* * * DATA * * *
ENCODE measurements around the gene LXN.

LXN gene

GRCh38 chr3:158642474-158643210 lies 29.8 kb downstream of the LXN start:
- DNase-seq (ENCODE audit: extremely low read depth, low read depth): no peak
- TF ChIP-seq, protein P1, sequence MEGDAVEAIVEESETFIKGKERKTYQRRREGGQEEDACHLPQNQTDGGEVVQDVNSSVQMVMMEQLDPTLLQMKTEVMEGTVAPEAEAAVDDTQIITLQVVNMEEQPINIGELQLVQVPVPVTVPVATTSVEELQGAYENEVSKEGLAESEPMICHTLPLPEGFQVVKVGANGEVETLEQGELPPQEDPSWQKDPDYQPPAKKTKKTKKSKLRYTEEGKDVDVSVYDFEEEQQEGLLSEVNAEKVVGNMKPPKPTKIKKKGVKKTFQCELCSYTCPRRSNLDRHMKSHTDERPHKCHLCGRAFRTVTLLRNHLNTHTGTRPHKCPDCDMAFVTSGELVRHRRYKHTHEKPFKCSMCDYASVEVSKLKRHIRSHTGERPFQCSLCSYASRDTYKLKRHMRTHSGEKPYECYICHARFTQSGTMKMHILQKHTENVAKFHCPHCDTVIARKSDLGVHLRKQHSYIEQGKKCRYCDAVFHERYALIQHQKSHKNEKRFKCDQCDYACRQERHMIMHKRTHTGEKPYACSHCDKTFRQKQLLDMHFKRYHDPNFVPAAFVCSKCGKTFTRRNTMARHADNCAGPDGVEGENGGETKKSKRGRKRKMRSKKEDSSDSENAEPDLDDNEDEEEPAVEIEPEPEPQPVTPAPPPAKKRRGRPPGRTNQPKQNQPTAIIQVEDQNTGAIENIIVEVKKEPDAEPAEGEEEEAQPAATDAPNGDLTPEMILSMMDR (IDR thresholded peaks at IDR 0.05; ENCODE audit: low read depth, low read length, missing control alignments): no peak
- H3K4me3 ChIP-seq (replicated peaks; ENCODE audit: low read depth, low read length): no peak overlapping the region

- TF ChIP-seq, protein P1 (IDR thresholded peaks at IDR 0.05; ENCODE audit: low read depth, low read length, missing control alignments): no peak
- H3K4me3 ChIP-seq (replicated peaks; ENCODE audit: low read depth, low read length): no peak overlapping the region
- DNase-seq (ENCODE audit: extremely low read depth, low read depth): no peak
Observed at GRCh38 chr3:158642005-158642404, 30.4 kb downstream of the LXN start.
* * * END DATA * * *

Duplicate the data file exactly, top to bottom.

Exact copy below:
ENCODE measurements around the gene LXN.

LXN gene

GRCh38 chr3:158642474-158643210 lies 29.8 kb downstream of the LXN start:
- DNase-seq (ENCODE audit: extremely low read depth, low read depth): no peak
- TF ChIP-seq, protein P1, sequence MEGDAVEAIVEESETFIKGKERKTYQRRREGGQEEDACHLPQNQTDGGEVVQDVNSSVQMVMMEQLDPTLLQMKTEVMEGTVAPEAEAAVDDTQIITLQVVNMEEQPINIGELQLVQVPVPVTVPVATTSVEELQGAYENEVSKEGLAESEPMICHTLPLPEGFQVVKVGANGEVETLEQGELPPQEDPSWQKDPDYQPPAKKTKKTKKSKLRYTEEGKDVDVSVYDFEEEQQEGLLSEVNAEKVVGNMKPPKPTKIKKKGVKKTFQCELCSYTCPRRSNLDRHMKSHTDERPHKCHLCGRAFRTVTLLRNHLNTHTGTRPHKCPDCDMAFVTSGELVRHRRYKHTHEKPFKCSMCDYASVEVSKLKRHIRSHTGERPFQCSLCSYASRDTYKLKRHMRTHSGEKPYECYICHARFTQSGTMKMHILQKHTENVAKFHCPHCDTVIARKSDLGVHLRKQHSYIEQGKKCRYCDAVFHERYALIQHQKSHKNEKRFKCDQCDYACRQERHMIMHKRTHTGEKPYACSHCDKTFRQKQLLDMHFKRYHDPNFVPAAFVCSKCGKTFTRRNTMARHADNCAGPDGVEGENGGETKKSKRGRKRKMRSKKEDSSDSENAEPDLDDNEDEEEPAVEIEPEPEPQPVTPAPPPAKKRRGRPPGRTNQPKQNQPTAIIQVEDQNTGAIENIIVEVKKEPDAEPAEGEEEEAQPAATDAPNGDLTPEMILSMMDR (IDR thresholded peaks at IDR 0.05; ENCODE audit: low read depth, low read length, missing control alignments): no peak
- H3K4me3 ChIP-seq (replicated peaks; ENCODE audit: low read depth, low read length): no peak overlapping the region

- TF ChIP-seq, protein P1 (IDR thresholded peaks at IDR 0.05; ENCODE audit: low read depth, low read length, missing control alignments): no peak
- H3K4me3 ChIP-seq (replicated peaks; ENCODE audit: low read depth, low read length): no peak overlapping the region
- DNase-seq (ENCODE audit: extremely low read depth, low read depth): no peak
Observed at GRCh38 chr3:158642005-158642404, 30.4 kb downstream of the LXN start.